A Washington, D.C. man has been awarded $9.2 million in damages after being wrongfully imprisoned for more than 22 years. So reports The Washington Post.
Kirk L. Odom was convicted of rape and robbery. At the time the crime occurred, Odom was only 18 years old. After his release in 2012, he sought compensation from the District of Columbia. The award—only the second in a wrongful imprisonment compensation case tried before a D.C. District judge—is reportedly one of the largest non-jury wrongful imprisonment awards in the United States.
The District of Columbia has authority to award compensation to the wrongfully imprisoned under the D.C. Unjust Imprisonment Act, which is similar to Washington state’s wrongful conviction compensation law. The Washington state statute limits compensation, though, to $50,000 for each year a person is wrongfully imprisoned.
In deciding the amount of compensation, the Washington D.C. judge considered the “profound” consequences of Odom’s imprisonment: several prison rapes, a resulting HIV diagnosis, suicide attempts, depression, and estrangement from his family, which included a daughter born weeks from his trial for the rape and robbery.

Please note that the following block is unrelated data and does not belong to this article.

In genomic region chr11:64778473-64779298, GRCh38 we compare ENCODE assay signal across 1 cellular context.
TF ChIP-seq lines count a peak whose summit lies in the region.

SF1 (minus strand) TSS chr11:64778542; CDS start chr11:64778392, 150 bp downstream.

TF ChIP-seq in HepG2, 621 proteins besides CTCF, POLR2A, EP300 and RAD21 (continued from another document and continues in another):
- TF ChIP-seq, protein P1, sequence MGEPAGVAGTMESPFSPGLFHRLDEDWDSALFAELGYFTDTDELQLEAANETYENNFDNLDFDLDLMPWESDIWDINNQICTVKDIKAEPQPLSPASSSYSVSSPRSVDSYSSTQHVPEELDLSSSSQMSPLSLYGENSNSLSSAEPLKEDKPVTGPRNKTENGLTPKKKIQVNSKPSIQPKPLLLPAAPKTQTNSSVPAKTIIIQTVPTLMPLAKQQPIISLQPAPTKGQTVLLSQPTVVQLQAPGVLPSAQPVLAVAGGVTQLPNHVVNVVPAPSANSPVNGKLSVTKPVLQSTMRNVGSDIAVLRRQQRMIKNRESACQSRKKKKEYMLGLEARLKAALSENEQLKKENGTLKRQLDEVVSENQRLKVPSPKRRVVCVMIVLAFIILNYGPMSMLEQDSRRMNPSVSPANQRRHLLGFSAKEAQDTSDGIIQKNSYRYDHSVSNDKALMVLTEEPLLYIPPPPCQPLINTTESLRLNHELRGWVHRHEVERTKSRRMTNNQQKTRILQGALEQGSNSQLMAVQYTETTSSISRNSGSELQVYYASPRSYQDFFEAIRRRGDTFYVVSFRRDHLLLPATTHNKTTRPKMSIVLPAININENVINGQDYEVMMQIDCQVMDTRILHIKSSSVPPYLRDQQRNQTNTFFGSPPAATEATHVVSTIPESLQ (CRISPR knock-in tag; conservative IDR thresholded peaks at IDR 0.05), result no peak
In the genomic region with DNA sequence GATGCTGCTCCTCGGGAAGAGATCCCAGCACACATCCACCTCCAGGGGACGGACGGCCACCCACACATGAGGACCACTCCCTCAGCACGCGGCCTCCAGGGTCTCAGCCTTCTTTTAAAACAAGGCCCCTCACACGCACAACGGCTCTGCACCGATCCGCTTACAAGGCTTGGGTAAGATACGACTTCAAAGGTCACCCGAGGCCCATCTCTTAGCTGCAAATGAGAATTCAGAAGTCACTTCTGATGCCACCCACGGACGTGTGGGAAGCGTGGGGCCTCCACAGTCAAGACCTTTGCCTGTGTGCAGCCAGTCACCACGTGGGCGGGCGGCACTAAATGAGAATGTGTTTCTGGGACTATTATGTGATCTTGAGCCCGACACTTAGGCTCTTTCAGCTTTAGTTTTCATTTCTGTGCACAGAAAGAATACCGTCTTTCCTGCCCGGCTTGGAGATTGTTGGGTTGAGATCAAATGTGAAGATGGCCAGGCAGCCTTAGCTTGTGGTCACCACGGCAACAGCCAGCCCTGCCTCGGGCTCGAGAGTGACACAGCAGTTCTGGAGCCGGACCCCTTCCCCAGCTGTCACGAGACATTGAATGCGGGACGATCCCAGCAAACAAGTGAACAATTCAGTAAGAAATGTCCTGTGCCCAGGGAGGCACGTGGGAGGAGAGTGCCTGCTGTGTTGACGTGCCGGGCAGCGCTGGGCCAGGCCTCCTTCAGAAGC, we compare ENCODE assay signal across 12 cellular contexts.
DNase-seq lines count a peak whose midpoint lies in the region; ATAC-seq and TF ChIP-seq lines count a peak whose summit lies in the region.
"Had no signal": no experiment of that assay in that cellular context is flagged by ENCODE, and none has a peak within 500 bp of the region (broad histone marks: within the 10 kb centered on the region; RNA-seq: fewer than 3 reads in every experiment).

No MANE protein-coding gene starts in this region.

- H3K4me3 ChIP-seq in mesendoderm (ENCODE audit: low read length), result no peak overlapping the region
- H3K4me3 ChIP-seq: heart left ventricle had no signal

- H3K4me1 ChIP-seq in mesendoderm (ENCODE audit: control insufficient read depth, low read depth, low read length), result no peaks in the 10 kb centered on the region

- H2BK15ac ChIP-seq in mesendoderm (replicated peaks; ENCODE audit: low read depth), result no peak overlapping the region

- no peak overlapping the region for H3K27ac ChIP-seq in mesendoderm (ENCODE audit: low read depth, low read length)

According to The Washington Post, Odom’s award was calculated as $1000 per day of incarnation, $250 per day spent on parole, and $200 per day between exoneration and trial.
Odom was released after new DNA testing revealed another had committed the rape. Odom was originally convicted on faulty FBI hair analysis. The Department of Justice (DOJ) has began reviewing thousands of convictions based on the FBI hair forensics and testimony; I wrote about the DOJ review here. Odom is one of five Washington men convicted of rape or murder who have been released after new DNA testing proved the FBI hair analysis to be faulty.